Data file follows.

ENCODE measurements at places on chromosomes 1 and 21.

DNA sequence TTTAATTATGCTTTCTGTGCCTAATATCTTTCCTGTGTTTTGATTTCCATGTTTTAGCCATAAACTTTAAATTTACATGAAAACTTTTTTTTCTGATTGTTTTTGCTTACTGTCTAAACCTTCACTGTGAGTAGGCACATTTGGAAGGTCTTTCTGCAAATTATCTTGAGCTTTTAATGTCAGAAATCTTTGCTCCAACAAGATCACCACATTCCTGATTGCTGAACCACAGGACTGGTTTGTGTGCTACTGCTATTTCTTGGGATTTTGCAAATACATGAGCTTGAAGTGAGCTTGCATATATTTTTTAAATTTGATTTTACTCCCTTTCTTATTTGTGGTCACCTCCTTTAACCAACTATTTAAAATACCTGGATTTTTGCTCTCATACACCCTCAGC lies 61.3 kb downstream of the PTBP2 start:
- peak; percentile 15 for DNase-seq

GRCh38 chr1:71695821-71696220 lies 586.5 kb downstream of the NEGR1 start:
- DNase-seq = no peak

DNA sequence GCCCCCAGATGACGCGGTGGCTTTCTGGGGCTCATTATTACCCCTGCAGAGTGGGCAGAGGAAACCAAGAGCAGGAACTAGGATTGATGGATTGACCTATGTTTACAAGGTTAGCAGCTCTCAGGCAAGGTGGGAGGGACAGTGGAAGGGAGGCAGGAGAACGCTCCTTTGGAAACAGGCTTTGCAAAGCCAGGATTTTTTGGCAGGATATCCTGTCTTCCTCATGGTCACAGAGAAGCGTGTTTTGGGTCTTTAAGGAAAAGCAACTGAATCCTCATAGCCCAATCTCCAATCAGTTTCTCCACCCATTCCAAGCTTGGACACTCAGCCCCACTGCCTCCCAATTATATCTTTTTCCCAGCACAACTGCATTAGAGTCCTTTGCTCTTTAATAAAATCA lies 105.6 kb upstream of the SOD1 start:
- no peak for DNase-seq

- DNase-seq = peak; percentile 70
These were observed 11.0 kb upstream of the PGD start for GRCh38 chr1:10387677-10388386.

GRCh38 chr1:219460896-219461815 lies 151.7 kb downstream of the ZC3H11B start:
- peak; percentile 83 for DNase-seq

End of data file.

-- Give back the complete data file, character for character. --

ENCODE measurements at places on chromosomes 1 and 21.

DNA sequence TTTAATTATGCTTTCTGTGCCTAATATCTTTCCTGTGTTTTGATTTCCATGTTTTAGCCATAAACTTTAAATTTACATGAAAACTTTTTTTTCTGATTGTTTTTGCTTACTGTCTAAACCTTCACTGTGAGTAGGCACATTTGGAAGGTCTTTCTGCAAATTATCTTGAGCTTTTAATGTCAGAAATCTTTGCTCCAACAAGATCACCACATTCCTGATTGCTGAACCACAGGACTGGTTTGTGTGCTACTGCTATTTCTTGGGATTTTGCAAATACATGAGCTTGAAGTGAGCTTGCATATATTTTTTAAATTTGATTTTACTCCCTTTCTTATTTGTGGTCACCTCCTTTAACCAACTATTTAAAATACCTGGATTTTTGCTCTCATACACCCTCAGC lies 61.3 kb downstream of the PTBP2 start:
- peak; percentile 15 for DNase-seq

GRCh38 chr1:71695821-71696220 lies 586.5 kb downstream of the NEGR1 start:
- DNase-seq = no peak

DNA sequence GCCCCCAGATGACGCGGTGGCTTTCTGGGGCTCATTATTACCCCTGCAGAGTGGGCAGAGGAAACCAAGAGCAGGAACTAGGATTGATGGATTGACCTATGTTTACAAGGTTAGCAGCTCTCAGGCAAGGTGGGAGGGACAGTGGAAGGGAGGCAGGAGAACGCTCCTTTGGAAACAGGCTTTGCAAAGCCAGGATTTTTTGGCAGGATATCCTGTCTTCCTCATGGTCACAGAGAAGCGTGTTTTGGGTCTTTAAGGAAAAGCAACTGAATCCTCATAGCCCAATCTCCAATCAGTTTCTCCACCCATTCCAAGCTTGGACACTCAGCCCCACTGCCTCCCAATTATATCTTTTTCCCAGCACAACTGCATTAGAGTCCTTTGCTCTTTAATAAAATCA lies 105.6 kb upstream of the SOD1 start:
- no peak for DNase-seq

- DNase-seq = peak; percentile 70
These were observed 11.0 kb upstream of the PGD start for GRCh38 chr1:10387677-10388386.

GRCh38 chr1:219460896-219461815 lies 151.7 kb downstream of the ZC3H11B start:
- peak; percentile 83 for DNase-seq